Refiguring the Body: Embodiment in South Asian Religions. Edited by Karen Pechilis and Barbara A. Holdrege. The body is foundationally shared by all, ensuring both that every culture has its own distinctive ways of understanding and deploying it, and that our globalized world will bring these different modalities into contact. Contributing to our global understanding, Re-Figuring the Body: Embodiment in South Asian Religions introduces readers to the fascinating and distinguished history and present of South Asian religious theorizing of the body that emerges in a diversity of media, including aesthetic, medicinal, devotional and philosophical texts and practices. The richness and diversity of South Asian theories represented in this collection reveal important comparative themes that challenge and enhance knowledge of the body in Western discourses, vitalizing newly globalized inquiries into our shared, yet differently imagined human nature. Far from producing a legacy of disembodied spirituality, prominent traditions such as Buddhism and Hinduism have produced detailed reflections on the nature, meanings and practices of the body by a diversity of interpreters, including philosophers, devotees, ritualists, poets, saints, dancers, healers and storytellers. Through an array of methodologies, including literary analysis and ethnography, the eleven essays in this collection lucidly illuminate these interpreters’ distinctive ways of thinking about the body as they contribute to the broader themes of the relationship between the materiality of the body and spiritual perfection, devotional subjectivities and transformations of the body, and gendered logics that both describe and dispute social bodies.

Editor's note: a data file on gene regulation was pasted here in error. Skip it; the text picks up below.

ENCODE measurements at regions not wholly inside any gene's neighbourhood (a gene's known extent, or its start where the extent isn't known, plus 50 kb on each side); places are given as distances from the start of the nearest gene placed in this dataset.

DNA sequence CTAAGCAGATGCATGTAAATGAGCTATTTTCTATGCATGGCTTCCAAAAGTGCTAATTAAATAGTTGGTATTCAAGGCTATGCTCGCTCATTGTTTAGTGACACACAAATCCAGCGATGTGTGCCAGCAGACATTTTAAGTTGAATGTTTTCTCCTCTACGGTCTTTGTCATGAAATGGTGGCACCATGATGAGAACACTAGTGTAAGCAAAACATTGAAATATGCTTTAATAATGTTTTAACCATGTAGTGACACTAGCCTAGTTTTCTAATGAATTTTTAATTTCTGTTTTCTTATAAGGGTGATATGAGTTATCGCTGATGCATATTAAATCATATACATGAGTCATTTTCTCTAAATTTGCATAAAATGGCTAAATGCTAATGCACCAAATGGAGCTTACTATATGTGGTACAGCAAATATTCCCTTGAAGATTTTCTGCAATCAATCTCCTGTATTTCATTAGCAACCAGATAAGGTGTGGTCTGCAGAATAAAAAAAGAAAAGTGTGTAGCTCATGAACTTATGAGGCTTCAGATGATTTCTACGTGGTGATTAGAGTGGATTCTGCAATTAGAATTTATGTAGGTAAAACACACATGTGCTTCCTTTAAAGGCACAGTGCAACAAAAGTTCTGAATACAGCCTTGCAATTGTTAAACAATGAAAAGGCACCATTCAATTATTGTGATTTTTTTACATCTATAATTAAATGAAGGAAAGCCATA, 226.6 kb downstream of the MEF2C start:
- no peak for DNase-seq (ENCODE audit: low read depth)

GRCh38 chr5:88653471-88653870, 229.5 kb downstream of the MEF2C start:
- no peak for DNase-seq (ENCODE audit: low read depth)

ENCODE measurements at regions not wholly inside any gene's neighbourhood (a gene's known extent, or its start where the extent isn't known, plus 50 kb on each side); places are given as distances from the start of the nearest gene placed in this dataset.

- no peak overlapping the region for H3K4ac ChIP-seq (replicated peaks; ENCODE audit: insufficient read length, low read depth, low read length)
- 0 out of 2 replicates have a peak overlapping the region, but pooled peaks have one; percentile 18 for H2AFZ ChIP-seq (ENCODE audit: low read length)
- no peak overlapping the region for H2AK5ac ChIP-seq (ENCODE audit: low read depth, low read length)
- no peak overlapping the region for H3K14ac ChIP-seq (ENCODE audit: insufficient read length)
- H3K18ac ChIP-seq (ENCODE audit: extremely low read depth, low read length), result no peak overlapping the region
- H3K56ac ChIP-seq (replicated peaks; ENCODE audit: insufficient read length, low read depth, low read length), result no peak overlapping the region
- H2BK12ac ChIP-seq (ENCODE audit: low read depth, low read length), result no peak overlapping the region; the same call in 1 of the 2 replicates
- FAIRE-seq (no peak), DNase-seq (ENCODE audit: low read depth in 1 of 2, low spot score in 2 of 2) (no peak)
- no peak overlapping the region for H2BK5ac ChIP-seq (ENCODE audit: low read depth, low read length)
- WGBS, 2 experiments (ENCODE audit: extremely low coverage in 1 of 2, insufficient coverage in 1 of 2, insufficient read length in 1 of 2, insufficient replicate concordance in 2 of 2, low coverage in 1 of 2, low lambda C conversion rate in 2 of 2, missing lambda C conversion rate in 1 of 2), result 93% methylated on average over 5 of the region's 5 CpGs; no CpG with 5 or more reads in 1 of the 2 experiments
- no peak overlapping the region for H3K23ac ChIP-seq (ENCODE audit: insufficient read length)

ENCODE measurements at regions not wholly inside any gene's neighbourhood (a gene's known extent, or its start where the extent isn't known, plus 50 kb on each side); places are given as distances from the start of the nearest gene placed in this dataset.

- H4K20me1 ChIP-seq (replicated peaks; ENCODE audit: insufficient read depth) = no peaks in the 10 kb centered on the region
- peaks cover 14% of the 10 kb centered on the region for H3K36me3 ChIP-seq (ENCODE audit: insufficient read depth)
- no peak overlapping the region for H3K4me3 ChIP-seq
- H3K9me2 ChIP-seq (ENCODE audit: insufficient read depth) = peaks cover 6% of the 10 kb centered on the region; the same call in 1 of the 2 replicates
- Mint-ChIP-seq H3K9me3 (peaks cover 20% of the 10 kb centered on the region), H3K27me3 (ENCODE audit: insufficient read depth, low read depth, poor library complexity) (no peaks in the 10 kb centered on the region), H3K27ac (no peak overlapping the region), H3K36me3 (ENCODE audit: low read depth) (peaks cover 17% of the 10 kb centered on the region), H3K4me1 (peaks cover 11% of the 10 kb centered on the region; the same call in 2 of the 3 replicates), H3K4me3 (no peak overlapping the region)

South Asian Religions: Tradition & Today. Edited by Karen Pechilis and Selva J. Raj. An accessible introduction to religions in South Asia, including Tribal Religions, Hinduism, Jainism, Buddhism, Judaism, Christianity, Islam and Sikhism. Each chapter is written by an established academic researcher-teacher, who discusses the identity, practices and current issues of each religion, supplemented by a map, a list of key terms, questions for discussion, and recommended resources. An introductory chapter provides an overview of the distinctive nature of South Asian religions and offers guidelines for the academic study of religion. Primarily designed for students, this book would serve as a handy scholarly reference work for those seeking accurate information on the nature and variety of religion and culture in South Asia today, including curators, diplomats, journalists, researchers, and travelers. Published Nov. 2012 at Routledge. Hear a podcast discussion of this book in Humanities expert Professor Kirk Ott’s interview of Karen Pechilis, March 2014, at New Books in South Asian Studies. Thank you to Professor Kirk Ott and New Books Network: South Asian Studies.
Special Issue: “Not Quite Divine – Co-Stars and Supporting Casts in South Asian Religions” in the Journal of Hindu Studies9/2 (August 2016). Articles from the Conference on the Study of Religions of India, hosted at Drew University in June, 2013.
Online: Profile of Tamil poet-saint Karaikkal Ammaiyar for the Women in the World’s Religions and Spirituality Project, April 2016